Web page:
Edited by Samuel Love
Part of Belt’s City Anthology Series. "A strong series of personal essays, historical exploration, nature writing, and photography. ... Love’s anthology gathers [Gary's] resilience without shying away from the city’s hard realities."―Chicago Review of Books
Once the second-largest city in Indiana, and home to the world’s largest steel mill, Gary has suffered greatly in the postindustrial global economy. Population numbers now approach pre-Great Depression lows. Large swathes of its land are urban prairie, and a recent survey found a quarter of its built environment is in a dilapidated or dangerous condition. But Gary is also a national center of Black culture and political power. It is home to the Indiana Dunes National Park and globally rare ecosystems. Union, community organizing, and environmental justice struggles there have profoundly shaped social and political life in the United States.
Edited by Samuel A. Love, The Gary Anthology’s contributors include essayists, poets, and journalists, but also graffiti writers, ministers, activists, organizers, and steel workers. Their insights into the city complicate our simplified narratives about violence and urban decay, offering readers the chance to hear from those who are reshaping the city from the bottom up.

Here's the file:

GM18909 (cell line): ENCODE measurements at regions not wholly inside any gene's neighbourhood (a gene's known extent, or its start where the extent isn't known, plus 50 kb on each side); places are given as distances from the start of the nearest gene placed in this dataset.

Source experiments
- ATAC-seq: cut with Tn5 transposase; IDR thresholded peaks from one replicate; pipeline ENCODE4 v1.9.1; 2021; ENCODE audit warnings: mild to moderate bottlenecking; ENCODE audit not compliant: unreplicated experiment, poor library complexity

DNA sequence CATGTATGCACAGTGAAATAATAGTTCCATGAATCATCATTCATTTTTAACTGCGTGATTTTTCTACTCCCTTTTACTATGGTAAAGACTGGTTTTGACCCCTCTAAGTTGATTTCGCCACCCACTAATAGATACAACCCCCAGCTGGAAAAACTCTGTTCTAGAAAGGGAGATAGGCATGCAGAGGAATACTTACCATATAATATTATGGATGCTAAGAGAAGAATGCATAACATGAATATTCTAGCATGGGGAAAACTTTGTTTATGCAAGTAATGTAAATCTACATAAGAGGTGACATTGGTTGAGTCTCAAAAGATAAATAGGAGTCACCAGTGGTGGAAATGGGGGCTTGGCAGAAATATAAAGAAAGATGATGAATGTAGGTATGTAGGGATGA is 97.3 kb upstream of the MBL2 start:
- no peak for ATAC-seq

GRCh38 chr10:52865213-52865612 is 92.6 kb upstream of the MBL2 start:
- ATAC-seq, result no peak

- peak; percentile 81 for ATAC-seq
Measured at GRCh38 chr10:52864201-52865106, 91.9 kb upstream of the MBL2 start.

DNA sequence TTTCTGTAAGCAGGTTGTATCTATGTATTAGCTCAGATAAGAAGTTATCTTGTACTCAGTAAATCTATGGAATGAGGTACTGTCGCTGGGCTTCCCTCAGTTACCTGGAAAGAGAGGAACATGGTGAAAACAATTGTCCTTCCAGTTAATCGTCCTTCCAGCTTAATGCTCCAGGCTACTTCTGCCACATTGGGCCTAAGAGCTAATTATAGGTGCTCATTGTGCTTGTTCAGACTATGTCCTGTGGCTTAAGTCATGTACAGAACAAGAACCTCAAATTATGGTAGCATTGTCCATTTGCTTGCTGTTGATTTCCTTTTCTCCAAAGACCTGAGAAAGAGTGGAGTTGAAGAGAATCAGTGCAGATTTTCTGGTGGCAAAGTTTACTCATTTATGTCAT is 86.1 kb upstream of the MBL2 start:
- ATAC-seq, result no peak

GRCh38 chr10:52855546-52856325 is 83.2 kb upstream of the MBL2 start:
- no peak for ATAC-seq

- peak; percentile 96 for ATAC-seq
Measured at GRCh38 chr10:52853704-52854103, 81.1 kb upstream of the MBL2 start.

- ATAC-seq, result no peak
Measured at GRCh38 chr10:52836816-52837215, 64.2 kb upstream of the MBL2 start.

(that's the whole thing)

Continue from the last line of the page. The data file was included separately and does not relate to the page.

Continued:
A nuanced look of a city that is full of everyday joys and tragedies and a vibrant rebuke to stale notions that Gary is “dead.”
Samuel A. Love is an artist, community organizer, and educator.
SEPTEMBER 15, 2020 | ISBN: 9781948742757 | REGIONAL INTEREST | PAPERBACK | 6 X 9 | 224 PAGES
Praise for The Gary Anthology:
"A strong series of personal essays, historical exploration, nature writing, and photography. ... Love’s anthology gathers [Gary's] resilience without shying away from the city’s hard realities."—Garin Cycholl, Chicago Review of Books
"Forged to purposely complicate standard narratives about the Steel City. As well as about urban violence, poverty, race, art and decay through the discerning voices of Gary residents...Gary has always had crime, violence, corruption and coverups, with most victims living in the shadows within its marginalized populations. However, the new anthology points out that the former “Magic City” is one of the few places in the Calumet Region that can claim a century-long history of multi-racial, anti-racist organizing."—Jerry Davich, Northwest Indiana Post Tribune
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